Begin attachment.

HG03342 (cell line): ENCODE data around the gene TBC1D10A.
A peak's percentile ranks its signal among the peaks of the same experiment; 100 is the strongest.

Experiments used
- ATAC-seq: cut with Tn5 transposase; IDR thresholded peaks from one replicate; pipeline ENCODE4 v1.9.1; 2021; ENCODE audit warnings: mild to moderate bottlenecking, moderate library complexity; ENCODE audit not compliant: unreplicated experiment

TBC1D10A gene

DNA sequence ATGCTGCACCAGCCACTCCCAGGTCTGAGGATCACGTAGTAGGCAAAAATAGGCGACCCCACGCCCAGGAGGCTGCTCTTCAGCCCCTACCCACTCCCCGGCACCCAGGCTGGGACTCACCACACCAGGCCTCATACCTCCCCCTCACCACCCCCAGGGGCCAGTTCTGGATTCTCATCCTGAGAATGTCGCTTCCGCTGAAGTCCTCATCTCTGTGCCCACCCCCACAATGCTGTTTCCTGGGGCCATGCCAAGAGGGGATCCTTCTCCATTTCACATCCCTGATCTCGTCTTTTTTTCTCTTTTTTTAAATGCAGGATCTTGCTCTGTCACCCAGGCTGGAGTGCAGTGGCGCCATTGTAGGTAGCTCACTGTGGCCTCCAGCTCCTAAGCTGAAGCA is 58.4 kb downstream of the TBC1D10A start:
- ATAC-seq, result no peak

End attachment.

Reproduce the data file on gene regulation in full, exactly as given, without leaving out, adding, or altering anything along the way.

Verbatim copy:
HG03342 (cell line): ENCODE data around the gene TBC1D10A.
A peak's percentile ranks its signal among the peaks of the same experiment; 100 is the strongest.

Experiments used
- ATAC-seq: cut with Tn5 transposase; IDR thresholded peaks from one replicate; pipeline ENCODE4 v1.9.1; 2021; ENCODE audit warnings: mild to moderate bottlenecking, moderate library complexity; ENCODE audit not compliant: unreplicated experiment

TBC1D10A gene

DNA sequence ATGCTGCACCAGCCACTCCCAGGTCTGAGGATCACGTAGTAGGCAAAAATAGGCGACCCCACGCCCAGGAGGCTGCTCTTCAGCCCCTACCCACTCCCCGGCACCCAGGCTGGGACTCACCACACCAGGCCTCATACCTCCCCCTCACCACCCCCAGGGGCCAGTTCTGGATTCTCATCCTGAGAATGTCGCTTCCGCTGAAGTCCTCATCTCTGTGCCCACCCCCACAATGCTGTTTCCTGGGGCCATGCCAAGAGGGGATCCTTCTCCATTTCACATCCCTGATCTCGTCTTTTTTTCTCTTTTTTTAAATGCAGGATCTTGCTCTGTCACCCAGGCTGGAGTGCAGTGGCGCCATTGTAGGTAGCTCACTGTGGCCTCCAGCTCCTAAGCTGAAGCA is 58.4 kb downstream of the TBC1D10A start:
- ATAC-seq, result no peak